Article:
Sunday, August 16, 2015

The Modest Life of a Cruiser

What? . . . A full-time cruiser working???  Living on a boat isn't plush and luxurious?? . . . While, for some people, the idea of life on a boat being hard work isn't a foreign one, most people's first thoughts of boat life don't involve work but, fruity drinks, white sand beaches or pulling into exotic ports.  While, admittedly, these images are part and parcel of the cruising life, hard work also plays a major role in the lives of those of us that call a boat home.

Our Water Maker Pump - It Often Has a Mind of It's Own
   The project lists never seem to get smaller; As soon as you cross off a few items, a few more "to-do"s demand to take their place.  Reseal the aft hatch, rebuild the dinghy motor, replace the anchor light . . . Did the bilge pump just die again? . . . The daily upkeep also never seems to stop.  I know this is true no matter where you live (house, boat, RV, whatever) but, when you live in such a compact space, it doesn't take much for the boat to look unkempt.  In a house, you leave a few things lying around and it probably isn't that big of a deal.  On a 38 foot mono-hull, a few tools scattered about, a couple of dishes in the sink or a dust bunny on the floor can instantly make you think, "What a mess!  Didn't I just clean this place up?".
The Vent Thru-hull To The Aft Holding Tank -
It Corroded Off One Day (Nice Surprise!) - Old Boat, Old Parts 

The Inner Workings Always Need Attention

    A while back, when we were still in the Keys, our cab driver, making small talk, asked if we were there on vacation.  Once we had explained that we live and travel on our boat, the driver said, "Wow!  Are you independently wealthy?". . . His reaction is actually pretty common.  You see, many people, due to their lack of knowledge about cruising, assume that if a person lives on a boat and travels around all the time, they have ample funds to uphold a cushy life on the water indefinitely.  They envision an enormous yacht stocked with the latest in gadgets and toys and maybe a small wait staff along for the ride.

   This may be true for the rich and famous or even those that just have more money than they know what to do with but, for many of us that have adopted this life, we are people of much more modest means.  We don't have house or car payments, gas bills, or many other payments that landlubbers have but, there are certainly boat-related expenses that draw money away from our cruising funds.  So, we do as much of the work/repairs as we can on our own, we cut expenses where we can, and when necessary, we go out and earn a few bucks.    

   Why am I telling you all of this?  It certainly isn't to complain.  I just wanted to dispel a few myths.  Bill and I are pretty much stuck here in Florida.  Progress on the engine is moving at a snail's pace and our funds are in comatose state.  We have both been working in an attempt to pay off the mechanics and take our finances off of life support.  We are not alone in our problems (though it may feel that way at times); many cruisers have found themselves in tight spots like ours.  However, we have not lost touch with what's important.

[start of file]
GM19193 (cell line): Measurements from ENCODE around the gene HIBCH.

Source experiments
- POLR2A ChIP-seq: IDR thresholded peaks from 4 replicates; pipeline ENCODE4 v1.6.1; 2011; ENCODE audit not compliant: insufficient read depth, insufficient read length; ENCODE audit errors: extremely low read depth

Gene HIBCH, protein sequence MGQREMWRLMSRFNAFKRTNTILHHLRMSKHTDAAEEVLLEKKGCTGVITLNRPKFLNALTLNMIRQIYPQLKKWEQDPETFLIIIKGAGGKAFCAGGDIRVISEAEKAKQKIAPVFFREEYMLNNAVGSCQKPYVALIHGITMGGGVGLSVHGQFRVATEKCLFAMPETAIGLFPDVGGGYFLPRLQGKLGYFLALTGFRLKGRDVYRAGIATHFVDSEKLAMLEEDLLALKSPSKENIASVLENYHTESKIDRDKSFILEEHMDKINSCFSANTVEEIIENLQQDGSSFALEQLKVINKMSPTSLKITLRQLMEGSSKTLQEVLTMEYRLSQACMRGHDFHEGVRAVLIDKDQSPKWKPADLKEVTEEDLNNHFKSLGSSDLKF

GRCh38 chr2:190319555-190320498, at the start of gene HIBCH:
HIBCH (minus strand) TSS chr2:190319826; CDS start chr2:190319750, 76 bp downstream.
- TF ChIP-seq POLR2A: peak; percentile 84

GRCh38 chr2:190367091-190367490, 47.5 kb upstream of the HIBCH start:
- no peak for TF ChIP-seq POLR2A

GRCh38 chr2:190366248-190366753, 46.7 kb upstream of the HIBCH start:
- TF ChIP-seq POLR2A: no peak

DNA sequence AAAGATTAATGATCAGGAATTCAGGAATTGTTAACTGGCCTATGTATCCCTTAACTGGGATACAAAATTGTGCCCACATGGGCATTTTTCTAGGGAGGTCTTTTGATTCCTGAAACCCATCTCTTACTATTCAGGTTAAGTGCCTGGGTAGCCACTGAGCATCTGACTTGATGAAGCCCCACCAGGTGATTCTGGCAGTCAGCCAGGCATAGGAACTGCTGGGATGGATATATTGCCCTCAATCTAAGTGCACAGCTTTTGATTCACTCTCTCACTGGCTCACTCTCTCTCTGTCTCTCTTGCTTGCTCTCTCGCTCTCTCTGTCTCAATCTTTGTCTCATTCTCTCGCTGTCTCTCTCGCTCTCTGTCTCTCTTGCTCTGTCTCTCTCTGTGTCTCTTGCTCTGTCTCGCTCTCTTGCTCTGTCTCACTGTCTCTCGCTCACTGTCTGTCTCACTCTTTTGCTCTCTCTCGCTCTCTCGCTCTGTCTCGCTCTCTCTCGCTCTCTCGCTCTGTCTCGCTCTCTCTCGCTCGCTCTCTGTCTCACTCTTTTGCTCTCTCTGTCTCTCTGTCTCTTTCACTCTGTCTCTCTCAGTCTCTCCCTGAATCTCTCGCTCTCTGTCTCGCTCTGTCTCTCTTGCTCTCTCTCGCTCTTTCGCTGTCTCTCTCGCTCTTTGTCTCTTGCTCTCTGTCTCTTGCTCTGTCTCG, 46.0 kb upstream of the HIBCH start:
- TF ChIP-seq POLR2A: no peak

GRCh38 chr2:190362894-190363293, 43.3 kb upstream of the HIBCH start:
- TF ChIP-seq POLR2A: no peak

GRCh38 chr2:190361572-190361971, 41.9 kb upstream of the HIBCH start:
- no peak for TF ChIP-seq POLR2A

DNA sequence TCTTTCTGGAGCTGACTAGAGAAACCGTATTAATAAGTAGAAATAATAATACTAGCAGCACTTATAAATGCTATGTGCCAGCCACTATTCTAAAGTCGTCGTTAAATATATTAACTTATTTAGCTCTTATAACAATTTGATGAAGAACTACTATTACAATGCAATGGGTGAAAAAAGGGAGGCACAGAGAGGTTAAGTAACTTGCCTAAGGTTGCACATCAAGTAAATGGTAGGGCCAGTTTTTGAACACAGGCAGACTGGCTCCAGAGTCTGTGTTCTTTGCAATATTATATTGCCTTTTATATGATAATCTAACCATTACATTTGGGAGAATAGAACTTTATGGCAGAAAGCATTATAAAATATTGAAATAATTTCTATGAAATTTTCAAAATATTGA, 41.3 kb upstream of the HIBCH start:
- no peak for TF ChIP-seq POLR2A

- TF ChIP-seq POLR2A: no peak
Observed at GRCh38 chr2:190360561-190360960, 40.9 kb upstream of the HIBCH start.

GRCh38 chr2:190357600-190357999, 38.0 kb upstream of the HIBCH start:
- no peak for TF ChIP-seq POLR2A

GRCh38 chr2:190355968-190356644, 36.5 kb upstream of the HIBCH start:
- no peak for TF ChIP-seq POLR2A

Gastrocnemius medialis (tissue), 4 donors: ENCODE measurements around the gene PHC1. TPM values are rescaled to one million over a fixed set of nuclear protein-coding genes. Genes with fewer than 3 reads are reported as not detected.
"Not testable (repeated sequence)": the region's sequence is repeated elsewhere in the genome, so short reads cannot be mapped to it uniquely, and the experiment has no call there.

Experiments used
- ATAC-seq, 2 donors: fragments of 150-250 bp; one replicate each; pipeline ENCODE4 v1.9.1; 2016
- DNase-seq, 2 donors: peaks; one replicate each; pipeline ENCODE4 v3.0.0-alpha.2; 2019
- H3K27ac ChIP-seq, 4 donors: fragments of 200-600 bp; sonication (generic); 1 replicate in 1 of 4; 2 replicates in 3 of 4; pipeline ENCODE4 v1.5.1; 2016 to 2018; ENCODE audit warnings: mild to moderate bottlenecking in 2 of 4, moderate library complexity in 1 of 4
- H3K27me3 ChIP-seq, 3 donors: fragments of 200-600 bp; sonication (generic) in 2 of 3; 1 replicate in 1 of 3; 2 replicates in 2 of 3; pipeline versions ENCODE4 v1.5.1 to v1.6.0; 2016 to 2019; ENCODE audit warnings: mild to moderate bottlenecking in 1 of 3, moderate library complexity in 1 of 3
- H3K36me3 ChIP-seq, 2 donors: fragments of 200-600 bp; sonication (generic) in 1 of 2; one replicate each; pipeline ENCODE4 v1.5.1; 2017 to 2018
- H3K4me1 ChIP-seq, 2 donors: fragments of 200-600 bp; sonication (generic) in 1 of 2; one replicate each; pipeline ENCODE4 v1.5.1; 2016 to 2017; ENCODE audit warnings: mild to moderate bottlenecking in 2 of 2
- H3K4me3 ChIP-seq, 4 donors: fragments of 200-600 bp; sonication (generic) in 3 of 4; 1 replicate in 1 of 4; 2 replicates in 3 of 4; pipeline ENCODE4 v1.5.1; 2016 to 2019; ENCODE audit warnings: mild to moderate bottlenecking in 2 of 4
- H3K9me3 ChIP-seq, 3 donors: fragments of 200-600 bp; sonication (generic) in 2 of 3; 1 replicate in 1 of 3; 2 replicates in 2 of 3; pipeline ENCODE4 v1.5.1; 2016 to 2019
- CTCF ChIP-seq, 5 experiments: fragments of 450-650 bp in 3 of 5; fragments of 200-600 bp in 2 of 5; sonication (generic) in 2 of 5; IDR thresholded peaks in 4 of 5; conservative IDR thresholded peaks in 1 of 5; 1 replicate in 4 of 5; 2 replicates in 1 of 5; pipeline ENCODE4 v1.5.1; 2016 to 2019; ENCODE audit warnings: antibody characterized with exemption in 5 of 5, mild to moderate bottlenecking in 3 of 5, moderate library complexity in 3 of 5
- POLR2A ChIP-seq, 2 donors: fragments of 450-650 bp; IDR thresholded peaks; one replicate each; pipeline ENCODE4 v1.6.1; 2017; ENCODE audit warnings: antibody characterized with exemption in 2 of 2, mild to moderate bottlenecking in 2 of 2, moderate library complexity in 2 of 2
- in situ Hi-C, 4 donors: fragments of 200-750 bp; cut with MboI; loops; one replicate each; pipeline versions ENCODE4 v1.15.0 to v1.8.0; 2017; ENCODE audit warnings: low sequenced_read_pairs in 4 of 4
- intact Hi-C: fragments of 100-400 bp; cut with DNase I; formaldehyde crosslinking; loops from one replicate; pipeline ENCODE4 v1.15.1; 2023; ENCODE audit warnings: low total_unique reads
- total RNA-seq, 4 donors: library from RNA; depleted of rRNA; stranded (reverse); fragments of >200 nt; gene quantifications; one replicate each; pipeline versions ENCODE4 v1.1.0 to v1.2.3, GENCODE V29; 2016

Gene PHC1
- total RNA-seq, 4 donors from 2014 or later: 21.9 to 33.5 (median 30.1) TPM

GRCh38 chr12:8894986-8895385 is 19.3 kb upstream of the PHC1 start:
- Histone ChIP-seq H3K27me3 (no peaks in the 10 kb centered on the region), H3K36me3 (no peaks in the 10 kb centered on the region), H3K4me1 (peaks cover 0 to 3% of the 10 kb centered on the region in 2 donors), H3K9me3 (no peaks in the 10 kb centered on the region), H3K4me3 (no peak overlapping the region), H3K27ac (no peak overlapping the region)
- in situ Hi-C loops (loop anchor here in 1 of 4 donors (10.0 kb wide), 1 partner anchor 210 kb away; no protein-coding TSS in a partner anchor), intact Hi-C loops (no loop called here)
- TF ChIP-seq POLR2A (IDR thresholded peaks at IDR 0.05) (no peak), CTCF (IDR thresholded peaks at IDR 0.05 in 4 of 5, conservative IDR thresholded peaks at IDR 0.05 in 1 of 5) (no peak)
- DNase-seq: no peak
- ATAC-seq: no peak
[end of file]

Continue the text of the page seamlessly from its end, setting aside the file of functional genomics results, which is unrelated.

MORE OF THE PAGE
We may work hard and sacrifice a few things to live an unconventional life but, the pros far outweigh the cons.  A shopping spree feels excessive and unnecessary when you meet others that are happy with their few possessions.  An amazing sunset makes the labors of a difficult sail fade away.  Getting away from it all takes on a whole new meaning when you find yourself surrounded by the the simple things that matter and not caring a bit for the things that don't.  A closet full of clothes, a new car or a big promotion don't hold a candle to spending invaluable time with loved ones, meeting people you may not have otherwise had a chance to, and savoring once-in-a-lifetime experiences.

   The cruising life isn't glamorous but, it is rich, modest, and fulfilling.  We may work hard and do without but, if you ask me, we have beaten the system.  We have found what others have failed to discover; that less is more and that a life less ordinary can be quite extraordinary.  

      Please let us know what you think. Feel free to ask questions and leave nice comments. (If no one has commented yet, there will be a "No Comments" link near the bottom of the post. If someone has already commented, there will be a number and the word "comments" beside it. Just click whichever of these is there, click, "add comment" when the window opens, and type away.)


  1. Alas, time for me to get a job soon too. But first a few last months of fruity drinks and white sand beaches!

    1. We hope to be back to drinks and beaches in foreign places soon . . . Unfortunately the engine comes first . . .


Please let us know what you think. Feel free to ask questions and leave nice comments.